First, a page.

Basically that. I’m considering buying Hexagon, but have heard mixed reviews in the Commons Forum. Could those of you who use it regularly explain the pros and cons of the software, please?
One issue mentioned is stability. One concern I’ve had is the learning curve, say compared to Blender. Another is limitations with DAZ 4.5, in that if I create a wide selection of say plants in Hexagon, would DAZ be able to incorporate a plethora… like build a jungle?
How difficult would it be to create true to life animals?
Get Hexagon or just stick to learning Blender or both?
Hexagon is temperamental and a bit buggy but if you use it correctly and validate and collapse dynamic geometry when you should i find hexagon a great solution for modeling and much simpler than blender. your other concerns are related to your computer and its limitations. any computer but a mainframe has them and in 3d you always have to watch your polygon limits. hope this is helpful, id buy it, which i did
you wouldn’t want to create a scene in hex or any modeler, you create the mesh and bring it in to your 3d program and create the scene there. one wouldn’t create a series of plants as you say in hex but one at a time and export them to your scene creation program. hex is not a rendering engine as is blender or daz. strictly modeling. for that its more than adequate , for rendering again it would depend on the size of the scene you wanted to render and your processor. your set up, i think you meant 4 gigabytes of ram could be beefed up. your graphic card is important the more cores the better and a dedicated hard drive for virtual memory
Yes. I did mean 4GbRAM. This is a one year old Acer with a Celeron quad core. I imagine by the time I get serious about super-realism, I’ll get a new machine with 12 or 16 GbRAM and likely a high end graphics card.
For now… wouldn’t it be possible to build a group of plants on a cloth structure, say a few clumps of grass, import them, then manipulate them to no end so the cloth wrapped itself around say a mound or a porous rock? As for the environment, I’m working at learning Blender, but leaning toward getting Bryce along with hex. I’m saying that I do know the difference, being reasonably adept at 3D modeling, but also having messed with Vue a bit. Vue needs too many add-ons, especially for my current budget, although it’s promising and works well on my desktop PC in XP32bit with 2GbRAM.
That’s good to know about the HD for virtual memory. I hadn’t thought of that. DAZ looks like it can do quite a bit and I have that.
I appreciate all input from you folks, even if it’s a bit redundant, or even if I’M a bit redundant. Different thoughts from different perspectives and user levels is great for learning about the tools, the tool makers and fellow end users…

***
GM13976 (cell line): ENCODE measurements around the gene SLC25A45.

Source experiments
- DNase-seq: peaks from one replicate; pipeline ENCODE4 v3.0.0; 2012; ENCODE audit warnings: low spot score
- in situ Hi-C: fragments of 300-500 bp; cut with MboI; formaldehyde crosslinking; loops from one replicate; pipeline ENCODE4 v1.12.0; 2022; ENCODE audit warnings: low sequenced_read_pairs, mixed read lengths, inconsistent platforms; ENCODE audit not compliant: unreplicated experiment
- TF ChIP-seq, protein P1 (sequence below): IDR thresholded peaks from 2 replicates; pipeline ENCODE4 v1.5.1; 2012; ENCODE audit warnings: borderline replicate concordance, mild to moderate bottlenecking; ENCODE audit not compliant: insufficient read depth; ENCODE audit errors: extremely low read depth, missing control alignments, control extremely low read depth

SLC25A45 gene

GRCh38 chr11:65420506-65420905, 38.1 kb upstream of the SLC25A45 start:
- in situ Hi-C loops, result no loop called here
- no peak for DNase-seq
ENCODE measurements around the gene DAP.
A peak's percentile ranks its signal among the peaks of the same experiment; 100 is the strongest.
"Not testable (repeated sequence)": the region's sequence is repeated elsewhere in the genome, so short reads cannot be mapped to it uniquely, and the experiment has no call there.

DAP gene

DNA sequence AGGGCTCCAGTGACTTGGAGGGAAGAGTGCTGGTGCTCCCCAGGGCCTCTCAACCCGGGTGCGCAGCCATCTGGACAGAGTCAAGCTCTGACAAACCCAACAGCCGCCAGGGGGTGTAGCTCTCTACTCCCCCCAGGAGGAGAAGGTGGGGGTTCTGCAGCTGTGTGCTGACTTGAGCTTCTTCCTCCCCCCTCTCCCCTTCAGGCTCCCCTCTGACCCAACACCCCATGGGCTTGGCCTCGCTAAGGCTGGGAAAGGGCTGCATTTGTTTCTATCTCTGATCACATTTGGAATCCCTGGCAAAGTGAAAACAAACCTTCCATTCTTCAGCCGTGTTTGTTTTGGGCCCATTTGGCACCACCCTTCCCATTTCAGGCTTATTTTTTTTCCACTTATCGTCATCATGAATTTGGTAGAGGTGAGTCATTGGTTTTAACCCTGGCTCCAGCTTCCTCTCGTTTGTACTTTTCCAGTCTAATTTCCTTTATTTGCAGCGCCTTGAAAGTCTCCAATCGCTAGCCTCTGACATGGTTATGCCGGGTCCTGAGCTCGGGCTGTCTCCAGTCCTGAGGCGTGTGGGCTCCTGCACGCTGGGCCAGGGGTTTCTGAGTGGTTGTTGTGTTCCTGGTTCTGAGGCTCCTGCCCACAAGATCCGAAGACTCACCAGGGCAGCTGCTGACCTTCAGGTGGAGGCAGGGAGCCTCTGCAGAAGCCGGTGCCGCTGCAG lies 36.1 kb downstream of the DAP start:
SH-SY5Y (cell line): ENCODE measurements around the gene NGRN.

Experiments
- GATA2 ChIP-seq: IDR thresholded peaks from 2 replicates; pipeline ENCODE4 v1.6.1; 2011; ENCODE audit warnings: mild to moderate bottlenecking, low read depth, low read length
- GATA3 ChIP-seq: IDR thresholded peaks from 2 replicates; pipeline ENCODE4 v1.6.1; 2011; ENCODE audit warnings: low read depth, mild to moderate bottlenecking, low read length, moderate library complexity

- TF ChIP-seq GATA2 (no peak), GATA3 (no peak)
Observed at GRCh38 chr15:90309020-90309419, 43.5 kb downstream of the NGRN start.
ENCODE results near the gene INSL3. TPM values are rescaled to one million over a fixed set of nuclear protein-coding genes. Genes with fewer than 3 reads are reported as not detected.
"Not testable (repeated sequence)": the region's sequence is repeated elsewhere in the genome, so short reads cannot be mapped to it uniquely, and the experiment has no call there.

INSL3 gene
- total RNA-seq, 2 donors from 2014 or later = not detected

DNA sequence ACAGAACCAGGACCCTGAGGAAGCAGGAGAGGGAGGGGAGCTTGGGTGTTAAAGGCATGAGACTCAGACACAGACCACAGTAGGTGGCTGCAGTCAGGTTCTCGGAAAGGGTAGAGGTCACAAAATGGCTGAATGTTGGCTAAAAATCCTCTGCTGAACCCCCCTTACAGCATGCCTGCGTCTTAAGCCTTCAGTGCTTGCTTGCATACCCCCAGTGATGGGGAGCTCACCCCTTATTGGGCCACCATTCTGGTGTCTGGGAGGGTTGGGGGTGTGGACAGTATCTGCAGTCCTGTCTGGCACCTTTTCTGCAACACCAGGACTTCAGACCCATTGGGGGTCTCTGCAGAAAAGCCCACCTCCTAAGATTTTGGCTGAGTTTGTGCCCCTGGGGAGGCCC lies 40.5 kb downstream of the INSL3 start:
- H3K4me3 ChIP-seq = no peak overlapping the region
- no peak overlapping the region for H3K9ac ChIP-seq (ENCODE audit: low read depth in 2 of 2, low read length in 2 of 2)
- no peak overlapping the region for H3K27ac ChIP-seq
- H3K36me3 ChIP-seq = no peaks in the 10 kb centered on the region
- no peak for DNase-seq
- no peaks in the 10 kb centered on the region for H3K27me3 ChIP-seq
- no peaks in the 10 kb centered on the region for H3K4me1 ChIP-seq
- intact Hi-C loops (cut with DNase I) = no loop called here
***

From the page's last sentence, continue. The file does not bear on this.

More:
im glad i was a little bit helpful. i dont use blender but in carrara, u could use a softbody object let it drape over a rock or something use a distribution map in a shader on the softbody for your grass or whatever. you wouldnt have to use real instances of the grass saves a lot of processing time and file size you couldnt do this in hex it has no physics engine
When I first started with Hexagon I found it frustrating, still do sometimes
I have and do use many 3d apps and have a heap on my pc. I must say that Hexagon now seems to be in my modelling work flow on all of my projects, I feel it has one of, if not, the, cleanest and easiest to navigate interfaces of all of them. Great for the hobbyist and pro alike.
If you know about mesh modelling and some of the pitfalls with bad meshes then I think the ‘bugs’ in hex tend to be more infrequent
As a coding monkey who single handedly cloned ProE5, I know about “bugs” from bloodshot eyes staring at a code editor…. and giving up to simply live with them. AutoCAD was famous for needing patches. My clone works reasonably well, but there are times when it flat out fails, so I’ve been looking for more stable programs. Plus biomorphic models have been a long time quest recently revisited. I have to transfer funds to PayPal after next week’s banking mission, then I’ll likely get both Hex and Bryce. It sounds like both are well liked with some minor qualms. Could be much worse I’m sure. Till I do get it, I’ll start purusing some other threads just to get the feel of other members here.
Thanx for the opinion and input.
Well now, welcome to the world of Hexagon. Regarding which proggy to render with, it may be that this one http://www.kerkythea.net/joomla/ will be of interest to you. Don’t think that because it’s free that it is useless. It also comes in a 64 bit version which is called Echo Boost. The forums are great and the members will do all they can to help beginners and the material library and user materials are superb.
It does have a pro big brother which has evolved from Kerkythea. So in the case of the latter, give it a try, won’t cost you anything but time, this one is the one to try ~ Kerkythea 2008 Echo Update (v2.0.19) .
...your set up, i think you meant 4 gigabytes of ram could be beefed up. your graphic card is important the more cores the better and a dedicated hard drive for virtual memory
If you look at my tagline, you’ll see that you don’t need high-end specs for hexagon to run efficiently. I have only 2 cores and 2 gigs of ram, and hexagon rarely crashes.
Also, a “dedicated hard drive for virtual memory” would be a complete waste of time and resources. OSs simply don’t need that much room for scratchpadding data, and hard drives are like the proverbial molasses compared to the speed of ram. And one other tip: Unless a user has a specific reason and KNOWS EXACTLY WHAT HE’S DOING, a user should NEVER set the page file to a fixed size. Changing the allocation almost invariably results in a clunky machine that spends all its time swapping data back and forth between ram and pagefile. Let the OS dynamically allocate its own paging (which is the default state when windows is set up).